I’ll recreate the same model because I think it’s still interesting. Today I’d add organizational design and I’d probably fingerpaint it, but I think it mostly holds up.

The long story short is that more time spent on content means less time on process, including coaching, big-picture thinking, and organizational design. Which ultimately leads to the need for even more centralized decision-making in the absence of experienced delegates and effective governance. 

The compounding problem is that executives are structurally hamstrung from recognizing and correcting this pattern. Throughout an organization, there will be some sub-organizations with a manageable workload where everything gets dealt with. However, from the top, those organizations will look the same as those where things are falling through the cracks. Some issues that would otherwise be important will remain invisible because there’s no time to make them visible. And your delegates will start curating demands on executives' attention on their behalf out of sheer practicality - and from a smaller-picture lens - removing the ability for pattern recognition.

That is, for someone running at 100% capacity - as in, an actual maximum at, say, 80 hours per week - they’ll never know if the amount of work that should, given current systems, require their attention would actually add up to 120 hours per week. The extra 40 hours of work is impossible to see.

From the ground floor, this often results in issues that are paradoxically so important that they can only be resolved by [X] level of executive, but so unimportant that they won’t possibly make it to that level in the absence of good luck or a media article that catalyzes attention. 

When this problem exists in an organization, people probably don’t - and can’t - know the extent of it. 

Right now I'm doing work on digital-era governance, and there are recurring themes: collaboration, systems thinking, user-centricity. But collaboration takes time - particularly when we're talking about formal, long-term collaboration between organizations or even orders of government - and time is already an incredibly stressed resource, in ways that are very difficult to fix.

Four Thoughts on Public Engagement

Friday, December 9, 2016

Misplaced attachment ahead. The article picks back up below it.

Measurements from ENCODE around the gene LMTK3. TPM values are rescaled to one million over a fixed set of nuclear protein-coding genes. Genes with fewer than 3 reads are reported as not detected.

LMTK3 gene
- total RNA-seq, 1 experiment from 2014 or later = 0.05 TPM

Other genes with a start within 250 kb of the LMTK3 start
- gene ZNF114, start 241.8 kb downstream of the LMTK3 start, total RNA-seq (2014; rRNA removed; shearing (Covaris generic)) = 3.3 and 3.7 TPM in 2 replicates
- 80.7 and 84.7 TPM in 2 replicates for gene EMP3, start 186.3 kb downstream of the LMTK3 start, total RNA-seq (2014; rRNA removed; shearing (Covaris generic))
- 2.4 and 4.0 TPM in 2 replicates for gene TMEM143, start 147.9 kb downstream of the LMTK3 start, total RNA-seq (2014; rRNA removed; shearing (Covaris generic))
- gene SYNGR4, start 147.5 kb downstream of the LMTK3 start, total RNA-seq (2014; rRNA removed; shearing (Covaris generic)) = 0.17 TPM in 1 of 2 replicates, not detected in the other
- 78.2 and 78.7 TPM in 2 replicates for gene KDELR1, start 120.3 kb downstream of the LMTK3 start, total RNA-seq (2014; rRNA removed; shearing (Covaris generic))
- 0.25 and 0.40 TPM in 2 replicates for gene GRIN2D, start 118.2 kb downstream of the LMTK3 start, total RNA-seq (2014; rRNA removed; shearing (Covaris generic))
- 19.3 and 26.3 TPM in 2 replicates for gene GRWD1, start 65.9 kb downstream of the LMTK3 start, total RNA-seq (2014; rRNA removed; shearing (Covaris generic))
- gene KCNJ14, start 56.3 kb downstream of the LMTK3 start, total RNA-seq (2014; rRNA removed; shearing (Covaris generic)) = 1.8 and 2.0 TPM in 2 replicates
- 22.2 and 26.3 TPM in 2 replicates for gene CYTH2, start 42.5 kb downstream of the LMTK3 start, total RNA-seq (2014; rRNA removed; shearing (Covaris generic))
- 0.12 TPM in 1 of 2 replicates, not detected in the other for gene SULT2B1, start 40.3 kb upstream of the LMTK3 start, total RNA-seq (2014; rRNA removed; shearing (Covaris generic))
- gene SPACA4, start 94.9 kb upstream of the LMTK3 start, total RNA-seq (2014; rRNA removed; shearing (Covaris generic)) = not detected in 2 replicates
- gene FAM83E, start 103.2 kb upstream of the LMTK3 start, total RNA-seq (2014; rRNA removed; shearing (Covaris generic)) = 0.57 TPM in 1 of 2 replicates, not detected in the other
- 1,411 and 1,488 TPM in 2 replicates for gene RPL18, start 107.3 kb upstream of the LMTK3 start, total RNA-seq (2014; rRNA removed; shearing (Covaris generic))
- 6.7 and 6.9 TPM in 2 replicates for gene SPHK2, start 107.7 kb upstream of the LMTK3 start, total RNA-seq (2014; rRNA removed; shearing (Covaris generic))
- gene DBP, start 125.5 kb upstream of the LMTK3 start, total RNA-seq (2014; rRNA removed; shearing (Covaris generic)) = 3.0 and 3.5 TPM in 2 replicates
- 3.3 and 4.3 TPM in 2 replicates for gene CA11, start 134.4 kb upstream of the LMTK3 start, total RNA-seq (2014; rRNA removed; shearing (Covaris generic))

by Nick Charney RSS / cpsrenewalFacebook / cpsrenewalLinkedIn / Nick Charneytwitter / nickcharneygovloop / nickcharneyGoogle+ / nickcharney

I was doing some work with a communications and public engagement wing of an organization recently and a couple of things came up that are worth repeating.

First - We've probably reached peak engagement. 
Not everything merits a public engagement campaign and people are tapped out. Sometimes you and your organization should stick to (or return to) simply communicating. If your campaign is aimed at the general public, it aimed at no one in particular. Everyone wants to be inclusive but the reality is more likely that there are a handful of experts from whom you want to hear from and they are already likely known to you.

Second - Don't think that public engagement upstream will be a defence to criticism downstream. 
In all likelihood it's not opportunity to participate in the public engagement process that people wants but rather to influence the actual outcomes from that process. Basically, people don't feel heard unless their views are those actioned.

Third - most organizations have moved beyond just public engagement.
If you agree with what most of the behavioural economics schools are teaching out there right now then you would also agree that there tends to be significant difference between what people say they want and how they act when actually confronted by a particular choice or decision. This is why things like data, design, and ethnography have all risen (returned?) to popularity. These additional inputs can act as a powerful signal (evidence?) checks on the results of pure public engagement.

Fourth - all politics are local and nimbyism reigns supreme. 
This always has and always will influence public policy and public engagement. Its why you shouldn't fight public relations battles you know you can't win (See: Machiavellian Infrastructure Spending) and why I'd rather give advice than have to choose (See: To Govern is to Choose).

On the Practical Experience of Safe Spaces

Friday, December 2, 2016

by Nick Charney RSS / cpsrenewalFacebook / cpsrenewalLinkedIn / Nick Charneytwitter / nickcharneygovloop / nickcharneyGoogle+ / nickcharney

Last week I met Charles Jaimet -- a senior developer at Post Media -- and chatted about the confluence of journalism, civics, and the internet. Prior to our meeting Charles took some time to read the handbook Scheming Virtuously and so we discussed that too. After the conversation I invited him to write up his thoughts so we could share them more broadly. Below are Charles thoughts on the practical experience of safe spaces.

If you'd like to get in touch with Charles, you can find him on Twitter and LinkedIn.

Here are my thoughts on safe spaces in the work place.

You wrote:

"Safe spaces are places where you have latitude to speculate, and where creativity is encouraged."

I believe very much in this approach but my experience has been that employees should embrace safe spaces but with caution.

As an employee, seek out safe people above safe spaces. Anyone can say a space is safe, but I've very often seen comments come back to bite honest employees during job reviews and promotion consideration.

Just because a manager says a space is safe doesn't make it so, and if you can't trust someone outside a safe space, odds are you can't trust them inside one.

Managers can start building trust, which as you said is key to working safe spaces, by taking risks inside the space themselves - confiding in staff, or agreeing with their disapproval of bad processes inside the organization. When everyone is speaking honestly, then no one has as much to fear.